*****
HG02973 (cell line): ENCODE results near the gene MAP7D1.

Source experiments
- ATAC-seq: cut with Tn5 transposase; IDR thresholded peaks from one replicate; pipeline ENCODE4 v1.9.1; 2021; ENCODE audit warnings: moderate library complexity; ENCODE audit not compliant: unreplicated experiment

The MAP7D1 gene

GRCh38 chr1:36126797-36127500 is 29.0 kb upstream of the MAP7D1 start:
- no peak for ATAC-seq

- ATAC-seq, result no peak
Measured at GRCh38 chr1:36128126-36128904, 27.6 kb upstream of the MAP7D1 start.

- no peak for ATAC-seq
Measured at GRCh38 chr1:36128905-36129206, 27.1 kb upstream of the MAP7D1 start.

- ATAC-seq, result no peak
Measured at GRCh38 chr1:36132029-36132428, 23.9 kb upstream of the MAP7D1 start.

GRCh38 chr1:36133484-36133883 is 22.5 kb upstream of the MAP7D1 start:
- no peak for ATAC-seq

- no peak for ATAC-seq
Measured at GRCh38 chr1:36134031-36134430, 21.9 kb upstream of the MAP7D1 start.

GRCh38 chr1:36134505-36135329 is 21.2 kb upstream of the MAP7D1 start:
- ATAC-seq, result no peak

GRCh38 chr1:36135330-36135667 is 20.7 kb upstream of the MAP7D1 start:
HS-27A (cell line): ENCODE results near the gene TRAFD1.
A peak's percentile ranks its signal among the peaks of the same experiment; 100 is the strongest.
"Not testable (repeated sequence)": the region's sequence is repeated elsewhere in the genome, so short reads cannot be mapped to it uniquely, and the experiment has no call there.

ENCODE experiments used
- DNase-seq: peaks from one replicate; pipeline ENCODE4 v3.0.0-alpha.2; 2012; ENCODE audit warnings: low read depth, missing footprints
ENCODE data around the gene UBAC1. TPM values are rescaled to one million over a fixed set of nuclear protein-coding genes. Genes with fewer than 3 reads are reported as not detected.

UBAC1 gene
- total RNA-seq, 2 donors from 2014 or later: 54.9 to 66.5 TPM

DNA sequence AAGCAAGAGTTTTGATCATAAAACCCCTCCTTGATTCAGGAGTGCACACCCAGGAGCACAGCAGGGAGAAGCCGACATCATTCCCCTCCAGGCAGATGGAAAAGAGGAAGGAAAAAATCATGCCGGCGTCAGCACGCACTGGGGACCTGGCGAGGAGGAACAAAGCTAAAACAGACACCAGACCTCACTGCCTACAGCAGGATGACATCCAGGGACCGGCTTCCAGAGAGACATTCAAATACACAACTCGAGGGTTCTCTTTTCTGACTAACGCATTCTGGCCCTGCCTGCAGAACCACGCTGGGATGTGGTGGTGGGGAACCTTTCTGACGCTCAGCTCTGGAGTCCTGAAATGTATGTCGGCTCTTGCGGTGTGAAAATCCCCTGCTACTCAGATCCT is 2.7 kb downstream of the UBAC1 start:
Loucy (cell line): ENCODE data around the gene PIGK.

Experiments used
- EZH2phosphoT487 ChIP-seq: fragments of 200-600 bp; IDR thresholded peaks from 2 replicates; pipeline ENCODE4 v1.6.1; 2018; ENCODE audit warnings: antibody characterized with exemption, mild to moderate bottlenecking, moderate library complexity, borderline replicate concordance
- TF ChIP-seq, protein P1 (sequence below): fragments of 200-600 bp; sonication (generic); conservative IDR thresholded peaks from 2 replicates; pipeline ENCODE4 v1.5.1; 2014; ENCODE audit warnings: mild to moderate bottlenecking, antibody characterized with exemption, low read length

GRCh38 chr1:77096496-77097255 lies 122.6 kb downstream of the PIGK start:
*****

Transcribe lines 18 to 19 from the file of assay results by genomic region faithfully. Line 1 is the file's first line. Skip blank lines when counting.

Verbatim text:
- ATAC-seq, result no peak

GRCh38 chr1:36135330-36135667 is 20.7 kb upstream of the MAP7D1 start: